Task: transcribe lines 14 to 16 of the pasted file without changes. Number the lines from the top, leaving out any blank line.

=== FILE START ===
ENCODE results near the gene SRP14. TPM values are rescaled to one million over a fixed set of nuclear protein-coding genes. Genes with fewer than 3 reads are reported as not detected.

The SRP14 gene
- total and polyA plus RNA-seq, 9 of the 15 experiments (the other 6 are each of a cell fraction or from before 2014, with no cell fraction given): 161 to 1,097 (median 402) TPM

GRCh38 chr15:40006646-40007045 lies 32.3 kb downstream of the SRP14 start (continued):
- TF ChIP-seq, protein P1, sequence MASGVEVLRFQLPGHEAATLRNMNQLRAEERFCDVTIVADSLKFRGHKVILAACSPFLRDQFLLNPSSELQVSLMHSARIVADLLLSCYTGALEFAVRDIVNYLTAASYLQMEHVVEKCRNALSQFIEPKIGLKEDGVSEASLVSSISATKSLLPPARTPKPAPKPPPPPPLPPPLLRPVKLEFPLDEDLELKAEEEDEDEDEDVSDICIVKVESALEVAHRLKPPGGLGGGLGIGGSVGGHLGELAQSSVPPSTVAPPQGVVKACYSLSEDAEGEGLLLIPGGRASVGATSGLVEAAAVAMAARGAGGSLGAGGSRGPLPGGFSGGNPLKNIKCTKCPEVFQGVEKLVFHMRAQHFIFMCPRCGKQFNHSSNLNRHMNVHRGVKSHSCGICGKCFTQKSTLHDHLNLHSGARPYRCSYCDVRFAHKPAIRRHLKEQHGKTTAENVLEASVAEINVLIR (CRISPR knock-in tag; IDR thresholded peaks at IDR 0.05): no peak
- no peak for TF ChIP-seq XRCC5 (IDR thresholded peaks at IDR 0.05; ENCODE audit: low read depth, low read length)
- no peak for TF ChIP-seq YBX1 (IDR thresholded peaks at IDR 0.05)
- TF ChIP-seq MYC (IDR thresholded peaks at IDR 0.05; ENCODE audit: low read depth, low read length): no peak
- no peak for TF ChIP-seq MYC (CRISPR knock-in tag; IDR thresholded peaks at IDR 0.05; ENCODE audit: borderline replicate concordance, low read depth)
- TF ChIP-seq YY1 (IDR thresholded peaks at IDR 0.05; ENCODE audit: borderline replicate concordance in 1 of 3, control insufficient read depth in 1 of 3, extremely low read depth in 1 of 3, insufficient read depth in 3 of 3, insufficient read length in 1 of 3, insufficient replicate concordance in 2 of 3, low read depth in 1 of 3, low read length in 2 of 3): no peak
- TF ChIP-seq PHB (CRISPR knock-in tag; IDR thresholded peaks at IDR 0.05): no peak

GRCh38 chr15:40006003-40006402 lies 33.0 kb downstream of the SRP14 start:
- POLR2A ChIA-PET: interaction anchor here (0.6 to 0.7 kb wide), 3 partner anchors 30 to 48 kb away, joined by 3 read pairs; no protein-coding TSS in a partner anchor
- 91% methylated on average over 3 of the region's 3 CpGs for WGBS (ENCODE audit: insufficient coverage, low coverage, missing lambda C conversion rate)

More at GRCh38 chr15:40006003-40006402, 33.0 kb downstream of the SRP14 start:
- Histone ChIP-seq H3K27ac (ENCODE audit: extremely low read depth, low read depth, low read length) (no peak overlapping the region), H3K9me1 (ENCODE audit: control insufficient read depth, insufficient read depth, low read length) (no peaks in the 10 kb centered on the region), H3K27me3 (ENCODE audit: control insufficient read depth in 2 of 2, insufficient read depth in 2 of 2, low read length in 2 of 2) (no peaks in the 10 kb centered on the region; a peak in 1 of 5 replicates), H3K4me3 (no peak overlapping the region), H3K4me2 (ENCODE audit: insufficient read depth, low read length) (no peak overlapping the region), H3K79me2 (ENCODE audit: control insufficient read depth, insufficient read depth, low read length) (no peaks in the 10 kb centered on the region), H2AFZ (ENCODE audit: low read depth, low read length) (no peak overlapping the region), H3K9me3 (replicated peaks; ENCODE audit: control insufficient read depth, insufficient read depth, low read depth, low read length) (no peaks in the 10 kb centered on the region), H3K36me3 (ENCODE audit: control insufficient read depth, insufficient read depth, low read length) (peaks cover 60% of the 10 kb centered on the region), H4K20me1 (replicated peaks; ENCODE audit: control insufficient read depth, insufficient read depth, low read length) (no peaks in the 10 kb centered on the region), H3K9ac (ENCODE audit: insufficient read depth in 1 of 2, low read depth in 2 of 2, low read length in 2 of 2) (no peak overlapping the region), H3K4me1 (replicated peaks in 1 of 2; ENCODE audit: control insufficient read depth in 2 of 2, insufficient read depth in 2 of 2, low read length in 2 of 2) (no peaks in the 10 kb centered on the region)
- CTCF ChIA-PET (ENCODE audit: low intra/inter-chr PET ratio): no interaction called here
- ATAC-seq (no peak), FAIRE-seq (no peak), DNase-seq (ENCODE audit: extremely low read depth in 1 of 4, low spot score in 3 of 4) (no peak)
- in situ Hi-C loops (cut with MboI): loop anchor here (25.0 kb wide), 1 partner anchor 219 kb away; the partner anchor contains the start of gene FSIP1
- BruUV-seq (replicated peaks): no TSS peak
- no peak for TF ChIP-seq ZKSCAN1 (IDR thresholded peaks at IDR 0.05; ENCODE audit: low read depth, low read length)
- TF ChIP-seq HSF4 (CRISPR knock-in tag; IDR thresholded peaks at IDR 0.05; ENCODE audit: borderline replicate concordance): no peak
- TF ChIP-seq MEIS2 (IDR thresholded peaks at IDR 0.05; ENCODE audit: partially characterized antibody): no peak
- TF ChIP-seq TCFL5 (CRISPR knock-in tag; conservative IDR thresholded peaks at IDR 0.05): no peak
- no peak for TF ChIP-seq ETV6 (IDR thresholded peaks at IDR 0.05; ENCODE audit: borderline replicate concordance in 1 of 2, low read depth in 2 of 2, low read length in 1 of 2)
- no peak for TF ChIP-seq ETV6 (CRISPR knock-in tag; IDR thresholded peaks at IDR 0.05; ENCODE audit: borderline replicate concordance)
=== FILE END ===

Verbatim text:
- 91% methylated on average over 3 of the region's 3 CpGs for WGBS (ENCODE audit: insufficient coverage, low coverage, missing lambda C conversion rate)

More at GRCh38 chr15:40006003-40006402, 33.0 kb downstream of the SRP14 start:
- Histone ChIP-seq H3K27ac (ENCODE audit: extremely low read depth, low read depth, low read length) (no peak overlapping the region), H3K9me1 (ENCODE audit: control insufficient read depth, insufficient read depth, low read length) (no peaks in the 10 kb centered on the region), H3K27me3 (ENCODE audit: control insufficient read depth in 2 of 2, insufficient read depth in 2 of 2, low read length in 2 of 2) (no peaks in the 10 kb centered on the region; a peak in 1 of 5 replicates), H3K4me3 (no peak overlapping the region), H3K4me2 (ENCODE audit: insufficient read depth, low read length) (no peak overlapping the region), H3K79me2 (ENCODE audit: control insufficient read depth, insufficient read depth, low read length) (no peaks in the 10 kb centered on the region), H2AFZ (ENCODE audit: low read depth, low read length) (no peak overlapping the region), H3K9me3 (replicated peaks; ENCODE audit: control insufficient read depth, insufficient read depth, low read depth, low read length) (no peaks in the 10 kb centered on the region), H3K36me3 (ENCODE audit: control insufficient read depth, insufficient read depth, low read length) (peaks cover 60% of the 10 kb centered on the region), H4K20me1 (replicated peaks; ENCODE audit: control insufficient read depth, insufficient read depth, low read length) (no peaks in the 10 kb centered on the region), H3K9ac (ENCODE audit: insufficient read depth in 1 of 2, low read depth in 2 of 2, low read length in 2 of 2) (no peak overlapping the region), H3K4me1 (replicated peaks in 1 of 2; ENCODE audit: control insufficient read depth in 2 of 2, insufficient read depth in 2 of 2, low read length in 2 of 2) (no peaks in the 10 kb centered on the region)